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posted 9 Mar 2016, 02:16 by Gerry Kangalee   [ updated 9 Mar 2016, 02:24 ]
The following statement was issued by Fishermen and Friends of the Sea on March 8th 2016.

Fishermen and Friends of the Sea (FFOS) as well as all citizens of Trinidad & Tobago suffered a setback on Friday 4th March 2016, when Justice Nadia Kangaloo delivered her verbal judgement supporting the Environmental Management Authority’s December 2013 decision to award Petrotrin a Certificate of Environmental Clearance (CEC) to conduct seismic surveys without having to carry out an Environmental Impact Assessment (EIA).

Seismic surveys comprise thousands of continuous underwater explosions, carried out every few seconds, over a period of several months. They penetrate deep below the seabed and throughout the ocean, and are used to determine the presence of oil/gas under the seabed.

The small High Court room in Port-of-Spain was packed with over forty (40) anxious fisher folk. They had waited for over two years and came from around the country, to be present for the judgment. They left dejected but not defeated. A written judgement is expected by 14th March.

FFOS sees this judgement as a major setback in the protection of our marine resources and livelihoods of fisher folk. The oil/gas sector has conducted scores of similar seismic surveys over the past decade. Fishermen have always claimed that after the surveys the fish disappear for many months and are slow to come back. Petrotrin issues compensation to boat owners for the duration of the survey and claim the fish return as soon as the surveys are over. There has been a major decline in fish stock nationally and worldwide attributable to multiple causes.

Although the judgement came long after the surveys was completed, FFOS had wanted the EMA to require Petrotrin to carry out an environmental assessment which would have, at the very least, gathered data to see how much damage was actually being done by the survey. This was the purpose of filing for a Judicial Review of the EMA’s decision to award Petrotrin a CEC, without them having to assess the impacts of their activity.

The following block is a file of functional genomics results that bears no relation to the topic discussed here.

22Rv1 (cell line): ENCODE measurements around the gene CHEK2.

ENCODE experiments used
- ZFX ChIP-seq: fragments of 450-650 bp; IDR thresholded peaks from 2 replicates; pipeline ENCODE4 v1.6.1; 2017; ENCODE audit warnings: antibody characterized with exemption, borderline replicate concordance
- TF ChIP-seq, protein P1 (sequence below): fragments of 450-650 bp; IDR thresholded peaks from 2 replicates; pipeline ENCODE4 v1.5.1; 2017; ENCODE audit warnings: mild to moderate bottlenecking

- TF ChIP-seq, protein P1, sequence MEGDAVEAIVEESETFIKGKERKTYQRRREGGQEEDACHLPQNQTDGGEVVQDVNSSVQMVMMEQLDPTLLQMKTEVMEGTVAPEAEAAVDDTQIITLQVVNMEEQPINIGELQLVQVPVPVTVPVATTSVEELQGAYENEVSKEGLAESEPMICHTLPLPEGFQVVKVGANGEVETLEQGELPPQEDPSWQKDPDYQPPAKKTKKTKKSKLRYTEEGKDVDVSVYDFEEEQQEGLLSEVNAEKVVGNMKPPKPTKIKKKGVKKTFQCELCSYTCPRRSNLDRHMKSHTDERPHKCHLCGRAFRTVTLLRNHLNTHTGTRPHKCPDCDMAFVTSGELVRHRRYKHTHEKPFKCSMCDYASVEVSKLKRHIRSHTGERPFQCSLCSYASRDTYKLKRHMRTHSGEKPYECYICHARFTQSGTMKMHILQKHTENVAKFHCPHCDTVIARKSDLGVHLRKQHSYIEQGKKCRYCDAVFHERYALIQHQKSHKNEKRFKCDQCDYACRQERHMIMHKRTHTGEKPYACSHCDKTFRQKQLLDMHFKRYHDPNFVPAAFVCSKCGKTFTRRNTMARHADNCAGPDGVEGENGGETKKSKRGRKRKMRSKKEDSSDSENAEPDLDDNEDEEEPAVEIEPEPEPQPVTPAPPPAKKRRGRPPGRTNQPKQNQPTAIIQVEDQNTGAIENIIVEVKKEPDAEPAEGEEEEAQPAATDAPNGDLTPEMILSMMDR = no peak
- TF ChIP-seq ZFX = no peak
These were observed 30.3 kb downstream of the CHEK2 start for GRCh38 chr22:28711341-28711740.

FFOS considers it a travesty that the EMA did not require EIAs for all the seismic activity which our marine resources have been subject to over the years. Had they done so it might have been possible to understand the cumulative impacts of these activities and distinguish them from others. Seismic surveys are known to kill fingerlings, fish eggs and damage and disorient fish in the vicinity of the area being surveyed.

In delivering her judgement Justice Nadia Kangaloo declared she was “unconvinced” by the arguments made by FFOS’ legal team (led by Reginald Armour), that the EMA’s actions were illegal or irregular. Nor was she convinced that the impacts of the seismic surveys were serious and irreversible. The justice did, however, betray her feelings about the case referring to it, strangely, as a battle between “self-styled heroes”.

Cathal Healy-Singh
Justice Nadia Kangaloo made no mention of the affidavit submitted in support of FFOS by Cathal Healy-Singh, an environmental engineer, who pointed out that the EMA had overlooked their own official internal Standard Operating Procedures in making their decision. They failed to file the answers to some seven pages of ‘check-list’ questions, designed as a decision making tool, to be signed and dated, to help the EMA determine whether or not the proposed activity should be subject to environmental assessment.

There was no evidence on file that standard internal procedures were followed by the EMA. This, according to FFOS, should have helped convince Justice Nadia Kangaloo of procedural irregularity.

Speaking after the Judgement to the media, Cathal Healy-Singh pointed out that “the travesty is that after decades of seismic surveys in our coastal waters the EMA is still none the wiser about their impacts as they have failed to require any data collection. The oil/gas sector remains unregulated. We value only its economic returns but have no value for its environmental and social losses. We do not even want to see, far less document, and measure the damage we are doing. This would have been the purpose of the environmental impact assessment.” 

Also speaking after the case, Bhadase Sooknan, in whose name the case was brought, declared “again, we the small people, we down, but we not out”.

FFOS is planning a meeting of its members in March at Claxton Bay, to review in detail the judgement and what action should be taken next.